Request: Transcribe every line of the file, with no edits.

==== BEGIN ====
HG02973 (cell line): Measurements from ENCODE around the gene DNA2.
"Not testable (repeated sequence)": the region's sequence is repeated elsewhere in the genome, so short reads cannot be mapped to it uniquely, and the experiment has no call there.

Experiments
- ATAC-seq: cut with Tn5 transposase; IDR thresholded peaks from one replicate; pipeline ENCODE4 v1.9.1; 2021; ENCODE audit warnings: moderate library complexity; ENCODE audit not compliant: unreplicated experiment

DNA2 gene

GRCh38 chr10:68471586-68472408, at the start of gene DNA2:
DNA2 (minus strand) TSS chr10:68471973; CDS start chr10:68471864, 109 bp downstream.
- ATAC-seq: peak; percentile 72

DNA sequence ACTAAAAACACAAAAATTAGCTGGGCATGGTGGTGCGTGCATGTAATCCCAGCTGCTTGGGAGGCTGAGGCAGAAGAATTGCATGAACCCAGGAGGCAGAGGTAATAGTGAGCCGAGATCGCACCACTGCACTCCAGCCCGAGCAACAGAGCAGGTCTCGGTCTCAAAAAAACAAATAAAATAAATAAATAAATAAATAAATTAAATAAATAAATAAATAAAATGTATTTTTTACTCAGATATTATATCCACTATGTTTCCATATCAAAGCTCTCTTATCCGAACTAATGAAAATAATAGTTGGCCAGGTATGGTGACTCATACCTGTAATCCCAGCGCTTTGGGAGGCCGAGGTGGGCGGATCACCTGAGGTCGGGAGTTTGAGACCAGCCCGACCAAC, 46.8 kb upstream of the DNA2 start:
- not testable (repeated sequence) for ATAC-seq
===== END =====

HG02973 (cell line): Measurements from ENCODE around the gene DNA2.
"Not testable (repeated sequence)": the region's sequence is repeated elsewhere in the genome, so short reads cannot be mapped to it uniquely, and the experiment has no call there.

Experiments
- ATAC-seq: cut with Tn5 transposase; IDR thresholded peaks from one replicate; pipeline ENCODE4 v1.9.1; 2021; ENCODE audit warnings: moderate library complexity; ENCODE audit not compliant: unreplicated experiment

DNA2 gene

GRCh38 chr10:68471586-68472408, at the start of gene DNA2:
DNA2 (minus strand) TSS chr10:68471973; CDS start chr10:68471864, 109 bp downstream.
- ATAC-seq: peak; percentile 72

DNA sequence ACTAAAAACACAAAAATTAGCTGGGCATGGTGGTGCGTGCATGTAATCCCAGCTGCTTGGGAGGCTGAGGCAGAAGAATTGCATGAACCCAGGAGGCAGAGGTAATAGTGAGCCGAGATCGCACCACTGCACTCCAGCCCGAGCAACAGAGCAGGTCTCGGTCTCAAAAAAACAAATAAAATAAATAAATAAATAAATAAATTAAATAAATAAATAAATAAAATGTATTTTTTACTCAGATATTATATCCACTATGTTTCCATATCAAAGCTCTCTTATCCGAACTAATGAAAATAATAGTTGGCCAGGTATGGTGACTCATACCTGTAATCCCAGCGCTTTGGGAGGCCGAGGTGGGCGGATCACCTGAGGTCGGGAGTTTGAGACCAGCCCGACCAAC, 46.8 kb upstream of the DNA2 start:
- not testable (repeated sequence) for ATAC-seq